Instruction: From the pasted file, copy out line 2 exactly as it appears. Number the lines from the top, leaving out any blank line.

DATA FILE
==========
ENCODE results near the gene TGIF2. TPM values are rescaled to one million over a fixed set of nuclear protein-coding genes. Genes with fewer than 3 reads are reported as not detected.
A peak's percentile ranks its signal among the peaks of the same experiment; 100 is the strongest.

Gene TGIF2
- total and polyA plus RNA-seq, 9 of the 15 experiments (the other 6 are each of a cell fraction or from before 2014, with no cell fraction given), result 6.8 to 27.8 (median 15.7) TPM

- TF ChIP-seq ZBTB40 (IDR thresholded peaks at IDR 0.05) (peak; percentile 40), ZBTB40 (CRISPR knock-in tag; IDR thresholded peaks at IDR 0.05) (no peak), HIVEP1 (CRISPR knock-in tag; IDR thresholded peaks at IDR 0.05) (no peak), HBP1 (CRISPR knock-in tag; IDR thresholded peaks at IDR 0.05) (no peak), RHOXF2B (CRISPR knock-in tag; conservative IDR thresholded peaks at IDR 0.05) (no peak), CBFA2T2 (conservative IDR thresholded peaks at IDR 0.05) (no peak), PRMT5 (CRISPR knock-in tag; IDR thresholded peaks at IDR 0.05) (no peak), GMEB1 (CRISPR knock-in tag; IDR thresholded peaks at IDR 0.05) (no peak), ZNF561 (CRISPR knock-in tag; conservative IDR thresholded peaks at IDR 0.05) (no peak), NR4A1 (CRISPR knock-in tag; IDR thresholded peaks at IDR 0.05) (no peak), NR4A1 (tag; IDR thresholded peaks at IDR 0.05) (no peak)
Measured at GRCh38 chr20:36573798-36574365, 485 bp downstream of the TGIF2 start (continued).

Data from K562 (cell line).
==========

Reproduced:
A peak's percentile ranks its signal among the peaks of the same experiment; 100 is the strongest.